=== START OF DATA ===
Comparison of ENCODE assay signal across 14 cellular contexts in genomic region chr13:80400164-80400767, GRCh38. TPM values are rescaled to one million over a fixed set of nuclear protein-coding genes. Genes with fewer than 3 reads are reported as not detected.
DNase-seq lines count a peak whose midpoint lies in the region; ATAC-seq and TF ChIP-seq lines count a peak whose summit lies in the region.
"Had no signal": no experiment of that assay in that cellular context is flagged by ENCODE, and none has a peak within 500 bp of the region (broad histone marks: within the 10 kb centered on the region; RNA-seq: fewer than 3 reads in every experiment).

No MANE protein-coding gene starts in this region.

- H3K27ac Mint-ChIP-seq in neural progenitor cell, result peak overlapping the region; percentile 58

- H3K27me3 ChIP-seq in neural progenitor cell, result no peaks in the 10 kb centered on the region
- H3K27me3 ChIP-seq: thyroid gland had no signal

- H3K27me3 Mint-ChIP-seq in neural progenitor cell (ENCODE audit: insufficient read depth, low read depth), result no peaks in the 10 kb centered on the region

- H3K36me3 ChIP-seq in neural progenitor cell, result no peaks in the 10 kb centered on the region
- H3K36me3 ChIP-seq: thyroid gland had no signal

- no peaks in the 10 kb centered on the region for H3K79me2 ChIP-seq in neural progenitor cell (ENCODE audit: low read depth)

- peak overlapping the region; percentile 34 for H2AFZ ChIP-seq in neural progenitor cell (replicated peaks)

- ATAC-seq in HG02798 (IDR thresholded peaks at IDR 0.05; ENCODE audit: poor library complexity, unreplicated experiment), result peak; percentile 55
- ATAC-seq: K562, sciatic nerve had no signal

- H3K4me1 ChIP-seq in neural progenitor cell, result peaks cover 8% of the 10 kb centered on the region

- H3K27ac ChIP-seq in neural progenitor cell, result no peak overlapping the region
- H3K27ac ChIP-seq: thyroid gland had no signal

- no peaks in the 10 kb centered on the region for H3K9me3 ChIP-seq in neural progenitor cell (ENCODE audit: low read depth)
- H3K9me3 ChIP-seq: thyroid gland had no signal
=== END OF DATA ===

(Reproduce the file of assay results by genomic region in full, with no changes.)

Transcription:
Comparison of ENCODE assay signal across 14 cellular contexts in genomic region chr13:80400164-80400767, GRCh38. TPM values are rescaled to one million over a fixed set of nuclear protein-coding genes. Genes with fewer than 3 reads are reported as not detected.
DNase-seq lines count a peak whose midpoint lies in the region; ATAC-seq and TF ChIP-seq lines count a peak whose summit lies in the region.
"Had no signal": no experiment of that assay in that cellular context is flagged by ENCODE, and none has a peak within 500 bp of the region (broad histone marks: within the 10 kb centered on the region; RNA-seq: fewer than 3 reads in every experiment).

No MANE protein-coding gene starts in this region.

- H3K27ac Mint-ChIP-seq in neural progenitor cell, result peak overlapping the region; percentile 58

- H3K27me3 ChIP-seq in neural progenitor cell, result no peaks in the 10 kb centered on the region
- H3K27me3 ChIP-seq: thyroid gland had no signal

- H3K27me3 Mint-ChIP-seq in neural progenitor cell (ENCODE audit: insufficient read depth, low read depth), result no peaks in the 10 kb centered on the region

- H3K36me3 ChIP-seq in neural progenitor cell, result no peaks in the 10 kb centered on the region
- H3K36me3 ChIP-seq: thyroid gland had no signal

- no peaks in the 10 kb centered on the region for H3K79me2 ChIP-seq in neural progenitor cell (ENCODE audit: low read depth)

- peak overlapping the region; percentile 34 for H2AFZ ChIP-seq in neural progenitor cell (replicated peaks)

- ATAC-seq in HG02798 (IDR thresholded peaks at IDR 0.05; ENCODE audit: poor library complexity, unreplicated experiment), result peak; percentile 55
- ATAC-seq: K562, sciatic nerve had no signal

- H3K4me1 ChIP-seq in neural progenitor cell, result peaks cover 8% of the 10 kb centered on the region

- H3K27ac ChIP-seq in neural progenitor cell, result no peak overlapping the region
- H3K27ac ChIP-seq: thyroid gland had no signal

- no peaks in the 10 kb centered on the region for H3K9me3 ChIP-seq in neural progenitor cell (ENCODE audit: low read depth)
- H3K9me3 ChIP-seq: thyroid gland had no signal